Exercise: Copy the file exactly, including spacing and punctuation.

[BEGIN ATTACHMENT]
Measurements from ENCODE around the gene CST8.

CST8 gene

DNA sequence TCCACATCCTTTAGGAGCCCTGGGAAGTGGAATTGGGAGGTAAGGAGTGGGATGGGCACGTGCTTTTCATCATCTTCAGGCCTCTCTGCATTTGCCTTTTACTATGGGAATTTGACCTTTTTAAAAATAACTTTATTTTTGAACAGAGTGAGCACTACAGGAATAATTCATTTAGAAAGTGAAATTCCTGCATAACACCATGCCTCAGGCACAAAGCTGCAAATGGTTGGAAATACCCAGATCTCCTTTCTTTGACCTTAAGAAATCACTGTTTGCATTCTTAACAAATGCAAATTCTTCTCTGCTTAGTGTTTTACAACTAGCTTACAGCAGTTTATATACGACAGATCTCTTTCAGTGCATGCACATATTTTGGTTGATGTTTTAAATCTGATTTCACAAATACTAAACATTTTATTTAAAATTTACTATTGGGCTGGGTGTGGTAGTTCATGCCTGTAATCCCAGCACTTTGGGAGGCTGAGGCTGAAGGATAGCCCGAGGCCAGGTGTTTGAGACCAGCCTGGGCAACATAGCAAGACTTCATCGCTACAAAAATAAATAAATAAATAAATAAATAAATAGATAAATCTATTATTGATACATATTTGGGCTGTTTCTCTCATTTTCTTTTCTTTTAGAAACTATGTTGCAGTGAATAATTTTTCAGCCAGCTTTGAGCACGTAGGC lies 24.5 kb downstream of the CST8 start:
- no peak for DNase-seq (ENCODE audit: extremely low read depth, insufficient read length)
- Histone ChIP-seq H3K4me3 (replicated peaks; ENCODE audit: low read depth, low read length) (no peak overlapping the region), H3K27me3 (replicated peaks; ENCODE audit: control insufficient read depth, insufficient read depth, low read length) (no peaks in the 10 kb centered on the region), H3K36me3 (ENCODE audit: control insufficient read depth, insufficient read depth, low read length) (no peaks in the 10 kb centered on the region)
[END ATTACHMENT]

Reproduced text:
Measurements from ENCODE around the gene CST8.

CST8 gene

DNA sequence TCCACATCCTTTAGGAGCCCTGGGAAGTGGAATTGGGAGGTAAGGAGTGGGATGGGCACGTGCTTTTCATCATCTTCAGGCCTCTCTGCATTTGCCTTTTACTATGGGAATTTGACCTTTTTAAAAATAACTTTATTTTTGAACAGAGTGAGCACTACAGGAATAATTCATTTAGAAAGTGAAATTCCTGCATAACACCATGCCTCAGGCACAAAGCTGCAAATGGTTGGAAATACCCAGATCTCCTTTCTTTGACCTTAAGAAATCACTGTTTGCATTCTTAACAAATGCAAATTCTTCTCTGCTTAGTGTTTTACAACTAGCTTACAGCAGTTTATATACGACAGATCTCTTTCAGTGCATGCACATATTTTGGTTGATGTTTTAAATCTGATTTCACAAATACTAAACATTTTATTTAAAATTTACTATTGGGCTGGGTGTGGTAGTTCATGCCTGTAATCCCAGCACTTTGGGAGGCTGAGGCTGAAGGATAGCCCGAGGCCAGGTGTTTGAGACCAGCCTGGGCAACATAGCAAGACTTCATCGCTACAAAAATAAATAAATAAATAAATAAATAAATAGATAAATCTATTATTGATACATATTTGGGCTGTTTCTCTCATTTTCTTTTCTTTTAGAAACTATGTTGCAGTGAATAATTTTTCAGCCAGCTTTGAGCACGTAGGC lies 24.5 kb downstream of the CST8 start:
- no peak for DNase-seq (ENCODE audit: extremely low read depth, insufficient read length)
- Histone ChIP-seq H3K4me3 (replicated peaks; ENCODE audit: low read depth, low read length) (no peak overlapping the region), H3K27me3 (replicated peaks; ENCODE audit: control insufficient read depth, insufficient read depth, low read length) (no peaks in the 10 kb centered on the region), H3K36me3 (ENCODE audit: control insufficient read depth, insufficient read depth, low read length) (no peaks in the 10 kb centered on the region)